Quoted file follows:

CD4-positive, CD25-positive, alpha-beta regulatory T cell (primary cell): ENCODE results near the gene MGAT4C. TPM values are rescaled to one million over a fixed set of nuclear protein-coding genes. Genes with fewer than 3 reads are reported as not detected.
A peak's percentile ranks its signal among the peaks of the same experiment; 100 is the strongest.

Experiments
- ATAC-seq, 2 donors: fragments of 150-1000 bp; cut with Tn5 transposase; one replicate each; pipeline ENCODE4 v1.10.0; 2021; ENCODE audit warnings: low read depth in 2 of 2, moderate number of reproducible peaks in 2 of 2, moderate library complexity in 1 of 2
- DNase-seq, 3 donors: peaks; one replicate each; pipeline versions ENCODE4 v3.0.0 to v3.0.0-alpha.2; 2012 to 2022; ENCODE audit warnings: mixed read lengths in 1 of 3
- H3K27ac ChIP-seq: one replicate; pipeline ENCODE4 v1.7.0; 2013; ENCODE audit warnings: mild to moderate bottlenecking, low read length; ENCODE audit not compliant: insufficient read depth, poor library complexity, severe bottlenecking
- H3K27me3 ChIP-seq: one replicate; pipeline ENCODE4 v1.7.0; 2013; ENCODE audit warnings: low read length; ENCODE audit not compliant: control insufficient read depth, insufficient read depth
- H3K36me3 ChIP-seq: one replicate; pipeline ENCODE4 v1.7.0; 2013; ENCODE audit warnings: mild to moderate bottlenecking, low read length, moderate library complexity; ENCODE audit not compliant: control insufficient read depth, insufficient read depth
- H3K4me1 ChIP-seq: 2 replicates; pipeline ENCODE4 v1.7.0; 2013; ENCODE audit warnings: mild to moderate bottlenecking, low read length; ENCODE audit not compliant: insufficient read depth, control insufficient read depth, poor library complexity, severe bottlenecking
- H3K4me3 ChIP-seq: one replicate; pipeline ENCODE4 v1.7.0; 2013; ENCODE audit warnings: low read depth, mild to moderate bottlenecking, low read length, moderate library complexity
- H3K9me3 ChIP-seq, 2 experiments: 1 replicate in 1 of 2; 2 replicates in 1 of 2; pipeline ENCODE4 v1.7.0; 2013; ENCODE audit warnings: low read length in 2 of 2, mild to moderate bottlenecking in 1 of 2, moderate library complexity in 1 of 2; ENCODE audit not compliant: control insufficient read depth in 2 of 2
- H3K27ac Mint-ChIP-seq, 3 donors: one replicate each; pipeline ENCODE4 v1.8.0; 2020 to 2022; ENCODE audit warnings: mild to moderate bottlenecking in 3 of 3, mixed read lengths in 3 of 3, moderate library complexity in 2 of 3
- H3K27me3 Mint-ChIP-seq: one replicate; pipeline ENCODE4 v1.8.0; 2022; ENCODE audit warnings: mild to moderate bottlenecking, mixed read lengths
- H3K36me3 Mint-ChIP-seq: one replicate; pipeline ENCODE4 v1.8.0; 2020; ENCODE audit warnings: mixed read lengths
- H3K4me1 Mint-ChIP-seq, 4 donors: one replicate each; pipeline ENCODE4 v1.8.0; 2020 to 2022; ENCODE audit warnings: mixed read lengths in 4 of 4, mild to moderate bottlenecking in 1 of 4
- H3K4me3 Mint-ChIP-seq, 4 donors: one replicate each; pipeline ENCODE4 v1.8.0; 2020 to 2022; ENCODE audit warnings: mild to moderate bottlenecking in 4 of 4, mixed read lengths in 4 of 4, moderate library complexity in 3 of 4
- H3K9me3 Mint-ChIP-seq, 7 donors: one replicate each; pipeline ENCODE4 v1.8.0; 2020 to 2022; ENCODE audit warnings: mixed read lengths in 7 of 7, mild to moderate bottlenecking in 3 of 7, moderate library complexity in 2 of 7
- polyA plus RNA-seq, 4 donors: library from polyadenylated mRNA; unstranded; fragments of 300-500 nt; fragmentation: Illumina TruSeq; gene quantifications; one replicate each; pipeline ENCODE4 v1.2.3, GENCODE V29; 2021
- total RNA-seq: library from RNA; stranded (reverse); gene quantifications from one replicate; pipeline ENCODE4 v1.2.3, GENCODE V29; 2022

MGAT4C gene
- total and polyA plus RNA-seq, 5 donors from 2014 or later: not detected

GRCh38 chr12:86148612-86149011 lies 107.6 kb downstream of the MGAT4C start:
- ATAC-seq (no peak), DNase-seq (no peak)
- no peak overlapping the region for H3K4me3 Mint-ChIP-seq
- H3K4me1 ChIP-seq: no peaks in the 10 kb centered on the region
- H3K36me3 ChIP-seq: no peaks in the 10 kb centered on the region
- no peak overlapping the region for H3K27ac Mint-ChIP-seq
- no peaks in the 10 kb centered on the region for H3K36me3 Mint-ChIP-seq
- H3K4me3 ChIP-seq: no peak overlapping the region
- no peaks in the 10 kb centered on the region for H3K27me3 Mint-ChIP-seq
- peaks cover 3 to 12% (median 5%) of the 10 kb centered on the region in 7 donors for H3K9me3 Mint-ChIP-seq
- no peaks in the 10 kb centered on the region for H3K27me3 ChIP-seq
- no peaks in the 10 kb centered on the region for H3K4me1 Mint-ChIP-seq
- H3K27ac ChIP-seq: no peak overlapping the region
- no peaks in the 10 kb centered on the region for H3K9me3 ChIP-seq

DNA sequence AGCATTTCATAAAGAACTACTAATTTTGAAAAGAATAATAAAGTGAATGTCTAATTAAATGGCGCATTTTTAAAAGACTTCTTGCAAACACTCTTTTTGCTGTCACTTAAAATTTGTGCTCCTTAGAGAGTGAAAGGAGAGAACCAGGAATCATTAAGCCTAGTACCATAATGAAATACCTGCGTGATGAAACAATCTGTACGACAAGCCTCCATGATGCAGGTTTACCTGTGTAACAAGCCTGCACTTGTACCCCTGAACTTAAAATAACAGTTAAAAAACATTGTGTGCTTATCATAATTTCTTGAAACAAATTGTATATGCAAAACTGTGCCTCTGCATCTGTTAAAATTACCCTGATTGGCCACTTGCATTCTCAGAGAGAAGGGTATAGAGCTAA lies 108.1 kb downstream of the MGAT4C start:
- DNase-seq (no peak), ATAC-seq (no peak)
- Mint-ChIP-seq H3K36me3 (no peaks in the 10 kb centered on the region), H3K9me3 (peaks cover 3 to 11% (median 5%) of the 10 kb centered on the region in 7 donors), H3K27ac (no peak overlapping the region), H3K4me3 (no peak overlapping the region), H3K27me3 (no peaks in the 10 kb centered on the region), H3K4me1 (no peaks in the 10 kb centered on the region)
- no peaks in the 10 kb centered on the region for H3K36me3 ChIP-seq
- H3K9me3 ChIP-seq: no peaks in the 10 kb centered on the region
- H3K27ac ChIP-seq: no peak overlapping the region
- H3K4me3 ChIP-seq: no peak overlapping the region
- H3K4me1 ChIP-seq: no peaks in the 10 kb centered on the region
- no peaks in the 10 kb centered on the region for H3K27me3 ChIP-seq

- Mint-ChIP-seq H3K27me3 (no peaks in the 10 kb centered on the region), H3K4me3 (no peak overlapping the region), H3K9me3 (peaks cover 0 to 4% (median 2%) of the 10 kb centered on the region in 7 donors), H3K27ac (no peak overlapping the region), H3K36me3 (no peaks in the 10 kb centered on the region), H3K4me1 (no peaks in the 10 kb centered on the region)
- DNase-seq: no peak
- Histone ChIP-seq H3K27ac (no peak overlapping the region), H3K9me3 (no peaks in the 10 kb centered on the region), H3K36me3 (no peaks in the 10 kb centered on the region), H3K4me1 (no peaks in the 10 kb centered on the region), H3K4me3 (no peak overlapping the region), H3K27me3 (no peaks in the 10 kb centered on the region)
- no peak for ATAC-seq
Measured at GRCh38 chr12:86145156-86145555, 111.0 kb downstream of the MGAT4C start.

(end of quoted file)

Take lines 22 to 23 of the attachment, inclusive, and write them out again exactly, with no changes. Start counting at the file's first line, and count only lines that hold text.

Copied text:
GRCh38 chr12:86148612-86149011 lies 107.6 kb downstream of the MGAT4C start:
- ATAC-seq (no peak), DNase-seq (no peak)